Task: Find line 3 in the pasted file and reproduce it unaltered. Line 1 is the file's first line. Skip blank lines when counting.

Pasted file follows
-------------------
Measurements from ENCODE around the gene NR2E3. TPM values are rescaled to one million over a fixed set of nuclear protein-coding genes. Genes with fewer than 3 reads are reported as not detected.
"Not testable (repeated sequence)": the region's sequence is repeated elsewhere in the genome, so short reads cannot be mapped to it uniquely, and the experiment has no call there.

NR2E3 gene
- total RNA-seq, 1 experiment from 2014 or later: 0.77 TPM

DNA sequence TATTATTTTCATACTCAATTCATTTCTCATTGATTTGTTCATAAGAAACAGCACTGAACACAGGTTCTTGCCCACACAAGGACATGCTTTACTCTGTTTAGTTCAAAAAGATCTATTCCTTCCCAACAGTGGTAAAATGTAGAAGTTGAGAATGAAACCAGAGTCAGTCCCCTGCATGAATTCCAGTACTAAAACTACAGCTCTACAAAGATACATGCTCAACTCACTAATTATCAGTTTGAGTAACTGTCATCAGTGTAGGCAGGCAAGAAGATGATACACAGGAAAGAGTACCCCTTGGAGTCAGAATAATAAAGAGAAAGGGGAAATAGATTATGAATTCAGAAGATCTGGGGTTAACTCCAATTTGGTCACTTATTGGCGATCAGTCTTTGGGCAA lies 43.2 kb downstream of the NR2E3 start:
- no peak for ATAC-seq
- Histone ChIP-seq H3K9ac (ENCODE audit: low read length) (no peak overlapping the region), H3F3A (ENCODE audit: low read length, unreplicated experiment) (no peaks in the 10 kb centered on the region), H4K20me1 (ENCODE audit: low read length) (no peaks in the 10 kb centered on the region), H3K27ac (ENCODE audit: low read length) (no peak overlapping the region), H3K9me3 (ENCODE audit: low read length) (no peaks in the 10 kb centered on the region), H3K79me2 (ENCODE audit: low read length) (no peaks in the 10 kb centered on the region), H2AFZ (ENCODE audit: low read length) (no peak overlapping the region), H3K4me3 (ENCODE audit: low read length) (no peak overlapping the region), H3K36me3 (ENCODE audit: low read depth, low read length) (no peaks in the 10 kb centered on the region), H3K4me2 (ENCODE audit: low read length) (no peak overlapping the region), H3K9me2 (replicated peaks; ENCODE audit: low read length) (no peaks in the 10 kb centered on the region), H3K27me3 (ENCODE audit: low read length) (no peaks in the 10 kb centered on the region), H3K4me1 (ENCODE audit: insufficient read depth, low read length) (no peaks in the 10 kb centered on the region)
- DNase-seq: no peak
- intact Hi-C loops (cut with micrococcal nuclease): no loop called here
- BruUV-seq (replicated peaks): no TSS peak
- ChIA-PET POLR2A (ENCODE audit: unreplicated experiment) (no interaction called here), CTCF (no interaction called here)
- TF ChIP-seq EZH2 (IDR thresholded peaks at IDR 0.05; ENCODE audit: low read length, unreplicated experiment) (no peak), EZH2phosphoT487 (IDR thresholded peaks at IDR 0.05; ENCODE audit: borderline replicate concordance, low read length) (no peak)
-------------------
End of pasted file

NR2E3 gene